As schools and businesses around the world shut down at the onset of the Covid-19 pandemic in early 2020, it became very clear that students were suffering. In addition to the sudden lack of socialization, resources, and – for many children – their only nutritious meals of the day, students were also trying to adapt to a virtual-only learning environment.
Although most students – of all ages – are familiar with mobile and tablet devices, having to suddenly complete all of their lessons and studies online was a major shift. And for those students who don’t have access to the Internet at home, it was a major hurdle to overcome. In the early days of lockdown, the digital divide was brought dramatically to the forefront. It wasn’t uncommon to see school and library parking lots full of students in cars, trying to get a strong enough Wifi signal to complete their lessons and assignments.
In cities, however, students faced an even larger challenge. Not only did they not have access to Wifi, but due to the pedestrian nature of life in the big city, most places where they might be able to snag a public signal – such as a school or a library – don’t have parking lots.
In New York City, the New York Public Library system decided to do its best to bring Wifi access to those who needed it. Although donors had volunteered to fund an enhanced Wifi solution, the Vice President of Information Technology for NYPL suspected that it simply wouldn’t meet the needs of city students.
Instead, they decided to evaluate Citizen Broadband Radio Service (CBRS) as a means of extending Internet access to its patrons. Wireless carriers use CBRS to enhance their networks, especially in densely populated areas. Since the Library already has a history of loaning mobile hotspots to patrons, they knew that they’d have the capabilities to monitor and manage the inventory.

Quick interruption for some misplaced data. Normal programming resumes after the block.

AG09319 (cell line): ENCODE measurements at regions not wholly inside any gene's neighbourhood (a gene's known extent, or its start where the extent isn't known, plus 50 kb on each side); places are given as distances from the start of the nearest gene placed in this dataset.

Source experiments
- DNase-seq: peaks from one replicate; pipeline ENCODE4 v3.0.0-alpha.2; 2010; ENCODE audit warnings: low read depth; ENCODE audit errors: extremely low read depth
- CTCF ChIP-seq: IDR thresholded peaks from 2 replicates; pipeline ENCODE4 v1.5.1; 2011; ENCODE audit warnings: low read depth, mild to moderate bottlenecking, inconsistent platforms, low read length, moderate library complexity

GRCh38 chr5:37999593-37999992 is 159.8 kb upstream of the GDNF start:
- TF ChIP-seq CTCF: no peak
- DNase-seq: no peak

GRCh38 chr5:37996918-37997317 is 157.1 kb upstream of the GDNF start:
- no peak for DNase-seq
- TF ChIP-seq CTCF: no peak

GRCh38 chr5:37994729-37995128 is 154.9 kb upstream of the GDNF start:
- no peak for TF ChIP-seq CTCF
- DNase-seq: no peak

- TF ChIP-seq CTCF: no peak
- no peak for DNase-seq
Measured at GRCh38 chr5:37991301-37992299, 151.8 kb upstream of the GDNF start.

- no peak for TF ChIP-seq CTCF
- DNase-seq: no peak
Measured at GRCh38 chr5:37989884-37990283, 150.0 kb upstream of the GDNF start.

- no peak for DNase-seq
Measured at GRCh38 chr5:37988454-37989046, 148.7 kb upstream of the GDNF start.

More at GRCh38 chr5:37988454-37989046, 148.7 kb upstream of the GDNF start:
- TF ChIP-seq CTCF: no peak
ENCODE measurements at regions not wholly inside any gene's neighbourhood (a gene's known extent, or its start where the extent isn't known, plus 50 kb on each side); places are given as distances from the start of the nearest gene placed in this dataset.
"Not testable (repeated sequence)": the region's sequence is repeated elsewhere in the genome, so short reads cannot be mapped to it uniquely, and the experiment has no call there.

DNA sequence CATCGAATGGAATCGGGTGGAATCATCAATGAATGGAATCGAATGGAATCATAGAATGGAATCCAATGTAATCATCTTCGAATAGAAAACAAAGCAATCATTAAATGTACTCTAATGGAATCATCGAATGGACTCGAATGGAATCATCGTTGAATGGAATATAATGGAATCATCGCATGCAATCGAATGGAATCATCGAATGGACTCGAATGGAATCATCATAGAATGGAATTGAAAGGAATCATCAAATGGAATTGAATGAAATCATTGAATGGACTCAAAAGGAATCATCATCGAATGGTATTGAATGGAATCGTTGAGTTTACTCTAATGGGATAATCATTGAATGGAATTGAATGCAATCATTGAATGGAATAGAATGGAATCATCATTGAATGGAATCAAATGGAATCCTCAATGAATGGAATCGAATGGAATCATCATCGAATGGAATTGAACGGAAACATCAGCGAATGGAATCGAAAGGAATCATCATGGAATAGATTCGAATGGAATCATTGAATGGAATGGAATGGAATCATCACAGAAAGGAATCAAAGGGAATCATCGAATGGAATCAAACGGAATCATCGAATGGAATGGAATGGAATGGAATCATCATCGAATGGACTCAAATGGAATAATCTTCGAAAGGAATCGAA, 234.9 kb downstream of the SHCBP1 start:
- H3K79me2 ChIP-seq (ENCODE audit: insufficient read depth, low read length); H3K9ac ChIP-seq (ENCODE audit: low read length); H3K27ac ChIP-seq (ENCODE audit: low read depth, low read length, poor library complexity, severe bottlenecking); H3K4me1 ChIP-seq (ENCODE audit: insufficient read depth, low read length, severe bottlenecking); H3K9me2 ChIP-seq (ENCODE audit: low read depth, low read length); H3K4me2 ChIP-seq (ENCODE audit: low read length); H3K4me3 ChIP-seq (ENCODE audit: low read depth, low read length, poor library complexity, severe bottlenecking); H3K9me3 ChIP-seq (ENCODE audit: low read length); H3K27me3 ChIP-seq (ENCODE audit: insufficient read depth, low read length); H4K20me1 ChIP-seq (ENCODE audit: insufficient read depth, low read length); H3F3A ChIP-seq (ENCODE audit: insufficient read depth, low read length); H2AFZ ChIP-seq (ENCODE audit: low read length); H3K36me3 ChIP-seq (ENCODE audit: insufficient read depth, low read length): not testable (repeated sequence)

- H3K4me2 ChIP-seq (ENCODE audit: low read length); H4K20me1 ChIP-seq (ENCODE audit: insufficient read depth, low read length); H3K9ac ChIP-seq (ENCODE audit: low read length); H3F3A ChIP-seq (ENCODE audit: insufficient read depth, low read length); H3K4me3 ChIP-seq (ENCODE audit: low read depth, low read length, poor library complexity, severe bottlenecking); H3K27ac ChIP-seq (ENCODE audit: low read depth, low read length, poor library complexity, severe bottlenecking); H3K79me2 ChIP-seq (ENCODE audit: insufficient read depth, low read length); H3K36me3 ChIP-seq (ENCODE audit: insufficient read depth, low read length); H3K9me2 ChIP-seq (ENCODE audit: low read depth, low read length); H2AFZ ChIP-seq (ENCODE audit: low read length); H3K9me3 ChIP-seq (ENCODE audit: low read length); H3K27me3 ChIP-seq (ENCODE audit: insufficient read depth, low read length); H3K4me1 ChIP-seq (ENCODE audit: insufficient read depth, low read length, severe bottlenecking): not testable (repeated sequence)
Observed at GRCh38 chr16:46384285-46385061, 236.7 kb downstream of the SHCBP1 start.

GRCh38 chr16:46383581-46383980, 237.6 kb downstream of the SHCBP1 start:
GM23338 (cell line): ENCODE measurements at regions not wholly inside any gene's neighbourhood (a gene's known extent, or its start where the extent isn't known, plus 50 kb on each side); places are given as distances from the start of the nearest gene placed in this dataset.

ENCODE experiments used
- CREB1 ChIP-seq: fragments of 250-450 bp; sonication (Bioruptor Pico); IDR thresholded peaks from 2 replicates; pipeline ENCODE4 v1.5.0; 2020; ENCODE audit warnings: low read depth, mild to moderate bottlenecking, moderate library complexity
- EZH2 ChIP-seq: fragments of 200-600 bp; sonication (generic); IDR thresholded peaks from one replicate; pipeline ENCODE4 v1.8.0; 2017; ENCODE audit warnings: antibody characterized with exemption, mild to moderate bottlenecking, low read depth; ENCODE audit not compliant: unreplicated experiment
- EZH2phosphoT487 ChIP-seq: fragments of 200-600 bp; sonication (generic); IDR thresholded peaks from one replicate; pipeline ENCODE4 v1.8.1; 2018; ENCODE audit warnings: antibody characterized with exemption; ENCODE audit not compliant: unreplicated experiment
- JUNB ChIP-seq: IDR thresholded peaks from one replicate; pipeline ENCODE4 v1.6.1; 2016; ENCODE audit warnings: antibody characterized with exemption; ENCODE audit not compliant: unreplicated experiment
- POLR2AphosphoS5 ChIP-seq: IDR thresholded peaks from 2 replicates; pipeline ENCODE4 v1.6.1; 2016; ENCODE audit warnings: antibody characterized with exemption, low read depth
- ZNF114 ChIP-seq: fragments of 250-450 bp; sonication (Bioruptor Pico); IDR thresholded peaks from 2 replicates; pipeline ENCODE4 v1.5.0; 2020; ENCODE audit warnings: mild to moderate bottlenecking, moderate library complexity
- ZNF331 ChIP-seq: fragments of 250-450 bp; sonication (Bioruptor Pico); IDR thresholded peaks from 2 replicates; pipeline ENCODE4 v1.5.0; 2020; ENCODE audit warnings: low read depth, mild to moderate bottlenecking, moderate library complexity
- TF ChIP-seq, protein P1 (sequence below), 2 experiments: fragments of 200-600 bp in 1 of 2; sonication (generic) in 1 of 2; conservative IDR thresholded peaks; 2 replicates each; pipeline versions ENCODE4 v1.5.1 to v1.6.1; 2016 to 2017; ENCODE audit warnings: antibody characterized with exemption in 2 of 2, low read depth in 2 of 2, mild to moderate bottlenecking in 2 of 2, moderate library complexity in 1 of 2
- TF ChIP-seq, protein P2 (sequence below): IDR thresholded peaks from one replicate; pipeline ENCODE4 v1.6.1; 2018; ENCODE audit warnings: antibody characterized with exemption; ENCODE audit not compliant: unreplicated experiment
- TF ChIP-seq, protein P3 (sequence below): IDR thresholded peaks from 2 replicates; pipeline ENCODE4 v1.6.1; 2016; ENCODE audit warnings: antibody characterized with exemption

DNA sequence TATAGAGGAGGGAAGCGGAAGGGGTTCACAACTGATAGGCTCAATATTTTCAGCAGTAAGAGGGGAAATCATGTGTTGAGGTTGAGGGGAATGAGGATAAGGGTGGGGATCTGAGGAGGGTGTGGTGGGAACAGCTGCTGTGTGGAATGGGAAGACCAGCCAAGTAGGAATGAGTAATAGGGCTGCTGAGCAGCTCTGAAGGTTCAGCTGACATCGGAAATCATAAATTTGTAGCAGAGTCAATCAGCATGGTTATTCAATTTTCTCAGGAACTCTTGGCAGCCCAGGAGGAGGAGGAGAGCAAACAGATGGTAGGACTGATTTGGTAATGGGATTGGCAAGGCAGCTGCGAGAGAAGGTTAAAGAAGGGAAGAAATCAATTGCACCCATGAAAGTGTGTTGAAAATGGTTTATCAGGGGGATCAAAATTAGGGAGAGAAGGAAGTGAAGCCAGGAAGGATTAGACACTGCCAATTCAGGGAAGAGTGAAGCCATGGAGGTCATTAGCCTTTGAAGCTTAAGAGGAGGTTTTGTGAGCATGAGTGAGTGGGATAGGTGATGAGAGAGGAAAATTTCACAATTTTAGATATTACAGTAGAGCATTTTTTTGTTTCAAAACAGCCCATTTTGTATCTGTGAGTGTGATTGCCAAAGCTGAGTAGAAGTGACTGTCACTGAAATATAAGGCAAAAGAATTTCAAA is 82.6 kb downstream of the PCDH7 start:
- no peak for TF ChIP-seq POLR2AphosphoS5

Similarly, in Salt Lake City’s Murray City School District, a plan was put in place before Covid-19 to provide Private LTE to students in grades K-12. With all students currently equipped with Chromebooks, the district wanted to ensure that they could be as connected and successful at home as they are at school. Although their system wasn’t fully capable of reaching most students during the pandemic, there are plans underway to put antennas in strategic places throughout the district to help bridge the digital divide.
By using systems like Motorola Nitro, the New York Public Library system was able to deploy a number of test environments across the city. Five of the over 90 New York Public Library branches were outfitted with a CBRS antenna that provides coverage to hundreds of residences under its umbrella. Patrons are able to go to their local library branch and check out a device that allows them to connect to the New York Public Library’s Private LTE network. To raise awareness about the program, Library employees went door to door in the nearby apartment buildings, letting residents know they could check out a device and have instant Internet access at home.
Motorola’s Nitro solution provides twice the capacity and 4 times the range of Wifi, and offers increased reliability. Library patrons and students connected to the system won’t have to worry about slow speeds and connectivity issues as they participate in video conferencing for lessons.
MCA provides the solutions and services to provide a robust, end-to-end portfolio for education and public organizations. With the right technologies, you can help keep your facilities safe, improve efficiency and increase productivity. MCA offers engineering services, project managers, system managers, and FCC Licensing to provide you with a full-service team for the successful design, deployment, and lifecycle support of your project.